GOING TO BAT HOW PLAYING FIRST BASE MADE ME A BETTER LAWYER
Baseball season seems to get longer and longer every year, but I’m not complaining! Opening day was its earliest in Major League history this year, with both my beloved Phillies and Padres taking the field on March 29. One was a morning game, and the other was in the afternoon, so at least I didn’t have to choose between my hometown and my adopted team. By April, the season is already in full swing, and I can’t help but feel nostalgic for my old days in the infield. Back in my very earliest days of little league, I wanted to be a first baseman. That’s where all the action was. I kept my head down and worked hard; by college, I was playing first base despite being 5 feet 8 inches tall and left-handed. Not to toot my own horn, but I did well in my college years. I wasn’t error prone, and I was a good hitter. Still, I faced the same challenge as every other player (from the minor leagues to the pros): how to deal with defeat. Baseball, at the highest level, is a game defined by imperfection. Nobody bats a thousand. In fact, what is considered a very good batting average for a pro is hitting .300, which translates to averaging 3 hits for every 10 times at bat. Few sports or professions are defined by such a low margin of success. If I only won a third of my court cases every year, I’d be out of a job.
Maybe it’s this ever-present specter of failure that makes America’s pastime such a superstitious sport. From jumping over the chalked lines on their way to bat to eating a particular meal before a game, the wards and rituals of professional baseball are well- documented. I find myself even believing in this sort of magical thinking, being sure to always walk between the catcher and umpire on my way to the plate. clients. My only “rituals” before a big case are to go over my notes and to get a good night’s rest. Maybe I’m just more confident in my success as a lawyer then I was as a slugger. I don’t need the added psychological assistance, despite the stakes being a lot higher than my batting average. The one thing that does translate from baseball to being a lawyer is the difference hard work makes. To go from a .300 to a .333 batting average may look like a small statistical leap, but it’s what separates a great hitter from the likes of Tony Gwynn. The difference between a legendary hitter like what Tony Gwynn was and an average hitter is about one hit a week during the season. To reach that level, a player has to put in the time and effort to make sure each time they come up to bat they’re giving it their all. Interestingly, I don’t employ the same superstitions when I get up to bat for my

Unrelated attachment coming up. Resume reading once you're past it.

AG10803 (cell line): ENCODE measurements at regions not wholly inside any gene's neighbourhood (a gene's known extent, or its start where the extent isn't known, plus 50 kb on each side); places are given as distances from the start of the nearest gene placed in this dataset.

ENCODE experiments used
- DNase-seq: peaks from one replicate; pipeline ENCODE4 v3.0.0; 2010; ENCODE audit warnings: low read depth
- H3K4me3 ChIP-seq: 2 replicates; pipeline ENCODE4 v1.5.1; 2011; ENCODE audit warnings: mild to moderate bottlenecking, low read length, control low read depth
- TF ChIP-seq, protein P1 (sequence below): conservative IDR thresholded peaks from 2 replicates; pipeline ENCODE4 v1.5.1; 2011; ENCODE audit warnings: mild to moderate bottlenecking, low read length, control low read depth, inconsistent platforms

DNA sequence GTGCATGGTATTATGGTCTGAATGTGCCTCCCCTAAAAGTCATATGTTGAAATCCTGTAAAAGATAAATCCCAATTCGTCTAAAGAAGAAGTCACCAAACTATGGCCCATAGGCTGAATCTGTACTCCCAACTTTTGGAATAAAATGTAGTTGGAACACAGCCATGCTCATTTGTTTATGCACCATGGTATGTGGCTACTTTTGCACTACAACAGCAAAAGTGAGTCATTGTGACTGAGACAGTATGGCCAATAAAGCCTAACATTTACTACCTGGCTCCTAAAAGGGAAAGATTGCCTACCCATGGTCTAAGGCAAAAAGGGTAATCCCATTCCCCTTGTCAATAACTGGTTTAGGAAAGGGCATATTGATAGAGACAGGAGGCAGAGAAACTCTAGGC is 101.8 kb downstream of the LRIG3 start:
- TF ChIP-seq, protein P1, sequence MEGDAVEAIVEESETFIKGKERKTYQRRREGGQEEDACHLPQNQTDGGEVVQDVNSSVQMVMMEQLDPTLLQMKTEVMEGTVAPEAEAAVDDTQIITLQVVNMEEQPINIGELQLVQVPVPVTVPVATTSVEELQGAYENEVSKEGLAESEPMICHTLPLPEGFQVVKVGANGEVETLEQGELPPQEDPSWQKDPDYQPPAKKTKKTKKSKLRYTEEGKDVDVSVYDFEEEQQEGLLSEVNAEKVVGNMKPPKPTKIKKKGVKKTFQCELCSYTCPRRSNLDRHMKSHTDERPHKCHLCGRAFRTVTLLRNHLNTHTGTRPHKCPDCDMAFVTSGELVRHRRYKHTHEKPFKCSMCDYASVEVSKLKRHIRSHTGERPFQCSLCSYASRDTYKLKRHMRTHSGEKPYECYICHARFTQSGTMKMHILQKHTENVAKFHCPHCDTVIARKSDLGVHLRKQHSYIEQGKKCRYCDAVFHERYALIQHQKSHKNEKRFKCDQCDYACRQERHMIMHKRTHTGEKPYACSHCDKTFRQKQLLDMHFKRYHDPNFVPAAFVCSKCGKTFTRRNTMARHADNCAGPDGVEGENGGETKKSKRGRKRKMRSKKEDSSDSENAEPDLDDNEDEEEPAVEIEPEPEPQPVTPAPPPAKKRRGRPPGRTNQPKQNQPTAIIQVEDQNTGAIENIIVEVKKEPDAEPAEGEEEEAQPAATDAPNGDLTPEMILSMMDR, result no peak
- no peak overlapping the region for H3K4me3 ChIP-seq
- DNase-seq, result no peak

Now, I don’t mean to imply that I’m the “Mr. Padre” of attorneys. But I do employ the same focused, diligent attitude that got me playing first base despite my height with my clients’ cases. Just as one or two hits a week during a season can be the difference between a good and a great hitter, being able to catch one or two facts buried in the details can make or break a case. We see this all the time in both criminal and personal injury cases. Witnesses embellish details beyond their contemporary statements, the other side overlooks a key fact about the details of a case, and people forget the minutia. By paying attention to all the facts and leveraging our cases on key details, our firm has been able to go from a good track record to a great one. We put the time and effort in to knock it out of the park.
Let’s go Padres and Phillies!
Law Office of Elliott Kanter APC | (619) 231-1883
Published by The Newsletter Pro | www.TheNewsletterPro.com
Made with FlippingBook Annual report